For two years it was showing signs of calming down after the initial emplacement. Gódabunga seemed destined to dwindle into the mist of magmatic emplacement history, the same way 99 percent of all emplacements go.
After the two years Gódabunga went on a massive spree of large emplacements that really knocked on the roof of the teenage room. During the next five years it had at least two more even larger emplacements than the initial one. The CSR for the period was 6.03e+10 with the record year (2002-2003) blasting an impressive CSR of 1.83e+10.
After those five years Gódabunga has calmed down, but the CSR is still 100 times higher than before the commotion started. The total release during the period is a whopping 9.02e+10.
What will happen to Gódabunga is written in the stars so far. Remember that science have never seen a large new volcano blast into life, especially never with instrumentation like this. The ones science has seen have been rather small, and they have been un-instrumented. If Gódabunga ever is born we only know one thing, it will be very noisy.
For those who are surprised over how quiet Grimsvötn is should remember that this volcano is erupting often. The system is permanently heated and filled with magma, so the roof over the chambers cannot withstand a lot of pressure. One should also note that the earthquakes in a volcanic system are a sign of pressure increase (or in some cases of pressure decrease as magma cools down and contracts). So, Grimsvötn will show comparatively few earthquakes before erupting since it cannot take a lot of pounding.
The fact that Grimsvötn has a weak top is what makes CSR into a good predictive tool. The amount of pressure increase the roof can take will be about the same between the eruptions. At least for as long as the eruptive cycles have roughly the same time spans.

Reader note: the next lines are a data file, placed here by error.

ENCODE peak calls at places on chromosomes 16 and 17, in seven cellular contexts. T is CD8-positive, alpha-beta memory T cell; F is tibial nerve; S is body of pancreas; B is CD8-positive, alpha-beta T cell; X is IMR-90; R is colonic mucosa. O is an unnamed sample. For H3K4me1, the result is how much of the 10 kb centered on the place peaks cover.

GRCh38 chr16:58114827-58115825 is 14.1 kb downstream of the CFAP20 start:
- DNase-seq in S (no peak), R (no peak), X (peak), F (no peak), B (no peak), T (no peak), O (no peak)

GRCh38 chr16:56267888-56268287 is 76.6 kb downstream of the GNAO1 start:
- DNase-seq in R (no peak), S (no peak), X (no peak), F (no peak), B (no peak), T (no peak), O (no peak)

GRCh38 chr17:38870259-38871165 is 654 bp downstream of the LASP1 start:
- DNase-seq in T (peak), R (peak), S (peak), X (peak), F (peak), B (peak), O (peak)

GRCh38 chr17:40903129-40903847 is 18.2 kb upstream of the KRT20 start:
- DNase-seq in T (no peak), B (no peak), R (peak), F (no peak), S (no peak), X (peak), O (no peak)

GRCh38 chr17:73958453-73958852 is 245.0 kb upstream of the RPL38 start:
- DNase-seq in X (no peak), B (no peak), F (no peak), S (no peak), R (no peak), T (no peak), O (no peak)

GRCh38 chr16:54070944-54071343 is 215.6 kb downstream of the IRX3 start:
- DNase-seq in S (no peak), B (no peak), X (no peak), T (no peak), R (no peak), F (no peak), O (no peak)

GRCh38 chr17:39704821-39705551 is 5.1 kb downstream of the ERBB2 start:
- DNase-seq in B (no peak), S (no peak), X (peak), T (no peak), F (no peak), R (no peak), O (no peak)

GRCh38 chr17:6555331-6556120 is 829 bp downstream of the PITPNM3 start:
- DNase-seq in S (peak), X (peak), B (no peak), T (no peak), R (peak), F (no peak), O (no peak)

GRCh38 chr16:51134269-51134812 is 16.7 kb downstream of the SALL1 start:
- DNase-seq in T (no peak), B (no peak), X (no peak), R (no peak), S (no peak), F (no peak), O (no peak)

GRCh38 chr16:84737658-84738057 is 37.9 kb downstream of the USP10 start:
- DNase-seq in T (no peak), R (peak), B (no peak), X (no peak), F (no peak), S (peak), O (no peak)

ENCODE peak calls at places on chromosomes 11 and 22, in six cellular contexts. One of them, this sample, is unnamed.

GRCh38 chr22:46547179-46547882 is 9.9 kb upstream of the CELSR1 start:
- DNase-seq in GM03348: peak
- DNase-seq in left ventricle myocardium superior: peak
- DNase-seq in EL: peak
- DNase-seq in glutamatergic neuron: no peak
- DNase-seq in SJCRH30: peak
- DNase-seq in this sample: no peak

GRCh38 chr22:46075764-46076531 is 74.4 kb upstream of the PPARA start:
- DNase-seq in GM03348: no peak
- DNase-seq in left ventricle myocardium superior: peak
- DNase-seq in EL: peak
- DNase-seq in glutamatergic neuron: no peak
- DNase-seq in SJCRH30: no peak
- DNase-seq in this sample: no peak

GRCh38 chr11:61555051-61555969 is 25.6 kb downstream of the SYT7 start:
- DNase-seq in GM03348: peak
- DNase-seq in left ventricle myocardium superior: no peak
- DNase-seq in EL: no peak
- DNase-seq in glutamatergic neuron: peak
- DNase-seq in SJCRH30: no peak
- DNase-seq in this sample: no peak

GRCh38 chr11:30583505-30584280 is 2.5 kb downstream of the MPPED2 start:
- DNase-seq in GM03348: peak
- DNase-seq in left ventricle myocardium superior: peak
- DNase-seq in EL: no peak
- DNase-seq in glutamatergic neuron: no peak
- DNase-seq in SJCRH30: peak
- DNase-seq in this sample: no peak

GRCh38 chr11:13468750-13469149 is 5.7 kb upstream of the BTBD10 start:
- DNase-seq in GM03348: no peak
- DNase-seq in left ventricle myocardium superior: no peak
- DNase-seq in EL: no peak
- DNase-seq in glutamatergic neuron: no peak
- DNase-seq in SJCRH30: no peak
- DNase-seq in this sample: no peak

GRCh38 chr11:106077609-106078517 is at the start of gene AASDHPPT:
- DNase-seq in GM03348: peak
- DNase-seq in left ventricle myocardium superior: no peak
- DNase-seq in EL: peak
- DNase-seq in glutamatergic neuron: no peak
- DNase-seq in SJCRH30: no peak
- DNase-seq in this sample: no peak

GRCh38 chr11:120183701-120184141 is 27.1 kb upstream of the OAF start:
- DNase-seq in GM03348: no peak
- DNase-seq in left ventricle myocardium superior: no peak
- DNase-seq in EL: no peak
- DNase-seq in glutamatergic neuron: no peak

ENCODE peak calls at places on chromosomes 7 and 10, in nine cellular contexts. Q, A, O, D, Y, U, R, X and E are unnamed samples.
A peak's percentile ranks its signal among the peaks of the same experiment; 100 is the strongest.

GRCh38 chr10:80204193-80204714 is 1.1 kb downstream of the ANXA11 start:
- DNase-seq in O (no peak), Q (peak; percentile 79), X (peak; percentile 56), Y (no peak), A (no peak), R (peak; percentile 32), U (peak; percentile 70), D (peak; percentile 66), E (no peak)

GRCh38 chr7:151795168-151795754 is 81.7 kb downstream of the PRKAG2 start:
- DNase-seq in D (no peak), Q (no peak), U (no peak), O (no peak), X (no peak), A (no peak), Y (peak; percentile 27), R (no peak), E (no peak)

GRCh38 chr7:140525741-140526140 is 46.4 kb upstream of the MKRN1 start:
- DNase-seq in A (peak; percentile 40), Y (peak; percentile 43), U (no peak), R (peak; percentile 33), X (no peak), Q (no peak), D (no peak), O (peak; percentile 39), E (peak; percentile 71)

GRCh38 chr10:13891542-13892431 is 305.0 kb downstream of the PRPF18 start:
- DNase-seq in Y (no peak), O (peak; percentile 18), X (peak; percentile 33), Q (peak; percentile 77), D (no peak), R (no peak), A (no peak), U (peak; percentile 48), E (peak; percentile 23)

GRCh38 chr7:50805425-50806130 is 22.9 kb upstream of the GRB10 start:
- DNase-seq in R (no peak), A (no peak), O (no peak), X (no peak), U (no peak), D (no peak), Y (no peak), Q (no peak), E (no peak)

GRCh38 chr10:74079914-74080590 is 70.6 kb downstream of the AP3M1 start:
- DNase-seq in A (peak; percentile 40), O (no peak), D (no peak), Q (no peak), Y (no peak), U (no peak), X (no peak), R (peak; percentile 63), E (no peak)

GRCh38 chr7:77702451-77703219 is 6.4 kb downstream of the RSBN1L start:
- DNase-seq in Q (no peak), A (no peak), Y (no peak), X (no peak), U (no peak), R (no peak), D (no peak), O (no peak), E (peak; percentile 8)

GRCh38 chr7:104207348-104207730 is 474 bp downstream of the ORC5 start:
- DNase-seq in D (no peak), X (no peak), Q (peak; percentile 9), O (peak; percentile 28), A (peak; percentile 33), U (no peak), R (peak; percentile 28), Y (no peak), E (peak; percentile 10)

As the roofs above volcanoes cool down it will take more and more pressure for a volcano to break through. Also size and depth of the magma chambers are factors that affect the amount of pressure needed for an eruption to occur.
Eyjafjallajökull had a rather small magmatic system that was fairly close to the surface (after an emplacement just before the period my data covers), so it had a surprisingly small conflagration of earthquakes before erupting.
Katla has not erupted since 1918, and has a very large magma system. So the roof has had time to solidify and can due to the size flex quite a lot over time. So, it is not that surprising that it can withstand a lot of CSR over time.
Gódabunga on the other hand has an unknown size of the magmatic system, but one thing is clear, it is fairly deep down, and the roof is (no pun) rock hard. Here the magma has to quite literally pound its way through layer after layer of hard old rock so naturally there is a lot of music being played. How much more pressure will it take before an eruption occurs? The answer is that nobody knows. All we can do is waiting for a new emplacement and then try to track the progress of the earthquake ball hypocenter upwards. For all we know it could withstand anywhere up to ten times as much CSR, especially if it is temporally well spaced.
If the CSR is a representation of the systemic pressure inside an unborn volcano, the Gódabunga is potentially a bad one. If we compare with El Hierro that had an eruption after a long repose time and had a very noisy eruption the energy released there was still 1 000 times less. In the end we are faced with the small thing that the CSR are caused by a magma emplacement, and the amount of activity gives a hint of the amount of magma emplaced.
Name those Volcanoes Riddle
1 point for each Volcano …
No 1 – Legendary lost home of the hairy eared dwarves? SOLVED Mount Shasta 1 point Sa’ke
No 2 – 4295 eponymous deposit. SOLVED Katla / Vedde Ash
No 3 – Thoroughly well bred parent of the US Ambassador? SOLVED Acatenango 1 point KarenZ
No 4 – Slightly under 50 miles north of a pillar of salt. SOLVED Aukland volcanic field 1 point KarenZ
No 5 – Its location and summit hold a global distance record. SOLVED Chimborazo 1 point Sa’ke
No 6 – Site of the earth’s nastiest outside loo. SOLVED Mount Elbrus 1 point Alison